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The dollar held near a six-week high on Thursday as an overnight jump in U.S. Treasury yields prompted investors to buy the greenback before monthly jobs data on Friday which may show the U.S. economy growing at a robust pace.
The Institute for Supply Management's (ISM) non-manufacturing activity index jumped 3.1 points to 61.6 last month, the highest reading since August 1997, and the ADP National Employment Report showed private payrolls jumped by 230,000 jobs in September, the largest gain since February.
The upbeat data on Wednesday followed confident remarks by U.S. Federal Reserve Chairman Jerome Powell who said the Fed may raise interest rates above an estimated "neutral" setting as the "remarkably positive" U.S. economy grows.
The data comes before the widely watched monthly payrolls data on Friday.
"The combination of a higher-than-expected ADP employment report and the strong ISM survey suggest upside risks to the employment report," Morgan Stanley strategists said.
Yields on benchmark 10-year U.S. Treasury yields jumped nearly 12 basis points on Wednesday to 3.23 percent, its highest level since mid-2011 after private payrolls data was stronger than forecasts.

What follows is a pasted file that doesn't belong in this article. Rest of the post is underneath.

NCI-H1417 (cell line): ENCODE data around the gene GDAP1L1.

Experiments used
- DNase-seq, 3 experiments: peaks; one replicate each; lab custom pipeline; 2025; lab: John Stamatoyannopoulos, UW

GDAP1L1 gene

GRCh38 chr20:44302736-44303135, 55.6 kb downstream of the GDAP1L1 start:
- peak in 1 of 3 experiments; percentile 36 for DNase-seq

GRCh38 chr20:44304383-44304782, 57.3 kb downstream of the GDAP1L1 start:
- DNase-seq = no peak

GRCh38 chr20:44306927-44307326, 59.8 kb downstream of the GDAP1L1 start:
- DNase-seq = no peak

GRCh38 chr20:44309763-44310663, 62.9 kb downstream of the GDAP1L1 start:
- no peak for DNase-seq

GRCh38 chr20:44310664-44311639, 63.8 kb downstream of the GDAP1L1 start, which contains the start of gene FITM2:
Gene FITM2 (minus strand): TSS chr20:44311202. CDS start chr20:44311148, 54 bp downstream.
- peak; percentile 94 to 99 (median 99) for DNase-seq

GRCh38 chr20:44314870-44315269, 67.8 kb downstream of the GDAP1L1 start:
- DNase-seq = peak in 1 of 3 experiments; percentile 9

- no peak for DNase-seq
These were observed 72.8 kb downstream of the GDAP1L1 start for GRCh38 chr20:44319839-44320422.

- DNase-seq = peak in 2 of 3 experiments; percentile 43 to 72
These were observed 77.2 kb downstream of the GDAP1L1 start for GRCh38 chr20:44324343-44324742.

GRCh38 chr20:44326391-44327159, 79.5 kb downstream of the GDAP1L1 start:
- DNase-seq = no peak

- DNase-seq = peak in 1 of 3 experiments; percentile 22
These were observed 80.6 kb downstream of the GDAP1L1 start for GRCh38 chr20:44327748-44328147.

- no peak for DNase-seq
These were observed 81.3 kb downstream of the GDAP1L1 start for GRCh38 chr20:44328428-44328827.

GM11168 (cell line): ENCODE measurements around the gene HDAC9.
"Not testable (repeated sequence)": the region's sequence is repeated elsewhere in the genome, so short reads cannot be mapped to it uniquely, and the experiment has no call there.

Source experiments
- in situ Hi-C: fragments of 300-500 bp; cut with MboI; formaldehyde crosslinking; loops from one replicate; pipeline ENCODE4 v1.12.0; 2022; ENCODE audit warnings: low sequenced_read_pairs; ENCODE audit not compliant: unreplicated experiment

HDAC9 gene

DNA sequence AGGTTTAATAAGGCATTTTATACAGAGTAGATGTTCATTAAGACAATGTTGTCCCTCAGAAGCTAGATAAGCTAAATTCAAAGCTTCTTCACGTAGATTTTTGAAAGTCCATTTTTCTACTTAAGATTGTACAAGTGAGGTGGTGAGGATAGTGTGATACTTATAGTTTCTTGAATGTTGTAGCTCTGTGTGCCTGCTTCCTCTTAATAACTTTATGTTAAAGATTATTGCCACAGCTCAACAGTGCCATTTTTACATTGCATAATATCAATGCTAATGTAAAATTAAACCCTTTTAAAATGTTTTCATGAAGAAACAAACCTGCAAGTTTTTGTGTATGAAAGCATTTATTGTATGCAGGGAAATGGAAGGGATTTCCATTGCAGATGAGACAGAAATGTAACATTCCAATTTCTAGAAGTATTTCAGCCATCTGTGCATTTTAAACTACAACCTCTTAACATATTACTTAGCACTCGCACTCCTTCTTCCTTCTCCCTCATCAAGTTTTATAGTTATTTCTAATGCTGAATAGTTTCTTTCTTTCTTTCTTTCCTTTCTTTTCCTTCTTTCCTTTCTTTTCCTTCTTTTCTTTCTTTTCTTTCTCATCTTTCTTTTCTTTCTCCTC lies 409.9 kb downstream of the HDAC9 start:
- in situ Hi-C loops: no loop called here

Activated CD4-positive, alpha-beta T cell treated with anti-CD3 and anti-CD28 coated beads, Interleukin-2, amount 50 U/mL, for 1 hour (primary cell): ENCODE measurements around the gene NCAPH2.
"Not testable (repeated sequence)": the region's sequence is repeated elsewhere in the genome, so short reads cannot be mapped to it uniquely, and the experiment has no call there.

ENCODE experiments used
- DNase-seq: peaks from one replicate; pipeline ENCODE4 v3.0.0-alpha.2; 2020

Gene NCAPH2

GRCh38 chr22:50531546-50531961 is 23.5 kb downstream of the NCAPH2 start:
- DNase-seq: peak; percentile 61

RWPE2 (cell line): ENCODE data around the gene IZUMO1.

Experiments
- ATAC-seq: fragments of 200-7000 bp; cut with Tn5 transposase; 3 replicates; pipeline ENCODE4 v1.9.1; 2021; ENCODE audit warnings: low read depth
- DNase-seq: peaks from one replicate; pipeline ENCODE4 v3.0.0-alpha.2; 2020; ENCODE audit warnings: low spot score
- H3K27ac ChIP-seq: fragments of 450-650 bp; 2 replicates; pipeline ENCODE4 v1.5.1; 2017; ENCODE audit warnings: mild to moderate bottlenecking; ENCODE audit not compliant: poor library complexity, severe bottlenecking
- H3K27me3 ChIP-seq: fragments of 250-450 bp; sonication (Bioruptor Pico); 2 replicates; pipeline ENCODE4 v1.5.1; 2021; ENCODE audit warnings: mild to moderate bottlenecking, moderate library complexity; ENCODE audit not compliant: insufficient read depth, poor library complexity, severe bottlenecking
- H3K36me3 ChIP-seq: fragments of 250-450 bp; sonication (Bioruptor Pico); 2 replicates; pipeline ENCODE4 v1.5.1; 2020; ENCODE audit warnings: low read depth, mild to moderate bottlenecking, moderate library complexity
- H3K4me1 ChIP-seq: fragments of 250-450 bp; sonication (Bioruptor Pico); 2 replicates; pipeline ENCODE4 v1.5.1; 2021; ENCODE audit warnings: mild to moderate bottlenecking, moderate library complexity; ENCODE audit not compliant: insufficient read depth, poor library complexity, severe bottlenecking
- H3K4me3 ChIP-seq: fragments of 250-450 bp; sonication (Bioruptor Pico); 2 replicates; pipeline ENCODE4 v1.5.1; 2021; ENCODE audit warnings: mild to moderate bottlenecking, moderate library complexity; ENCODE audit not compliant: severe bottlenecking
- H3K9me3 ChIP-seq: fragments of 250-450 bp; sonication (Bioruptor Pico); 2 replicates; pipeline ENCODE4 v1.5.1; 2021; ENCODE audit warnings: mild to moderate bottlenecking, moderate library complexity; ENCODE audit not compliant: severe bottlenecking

The combination of strong data and hawkish comments sent the dollar index up to 96.1, its highest since Aug. 20 and nearing a 2018 high of 96.99 hit in mid-August before it gave up gains and turned lower on the day at 95.79.
"U.S. data this week has been quite strong and the Fed is keeping a hawkish stance, but given the magnitude of long dollar positions in the market, we are cautious of buying the dollar at these levels," said Manuel Oliveri, an FX strategist at Credit Agricole in London.
The spike in U.S. yields also pulled the gap between 10-year benchmarks between the United States and Germany to its widest in nearly three decades, at 274 basis points, and boosted the prospects of more rate hikes from the Fed in 2019, with markets now expecting two rate hikes after one in December.
Emerging market currencies came under pressure from the strong dollar, with the Indian rupee plummeting to a record low despite central bank intervention and the Chinese yuan weakening by 0.1 percent against the dollar.
The widening selloff in emerging market currencies rippled into the core G10 FX space, with the euro briefly coming under pressure despite Italian budget concerns fading into the background.
John Marley, a senior currency consultant at Smart Currency Business, and FX risk-management specialist said the euro might weaken further after falling overnight below a key support level of $1.1530.
The single currency was trading 0.2 percent higher at $1.1507 after hitting a six-week low in Asian trading at $1.1463.
Italian bond yields tumbled on Thursday, extending the previous day's sharp falls, after Italy said it would cut budget deficit targets from 2020 and reduce its debt over the next three years.
The pound was up more than half a percent at $1.3013 following a dip overnight to a 3-1/2-week low of $1.2925, while the Australian dollar extended overnight losses, slipping to a three-week trough of $0.7086.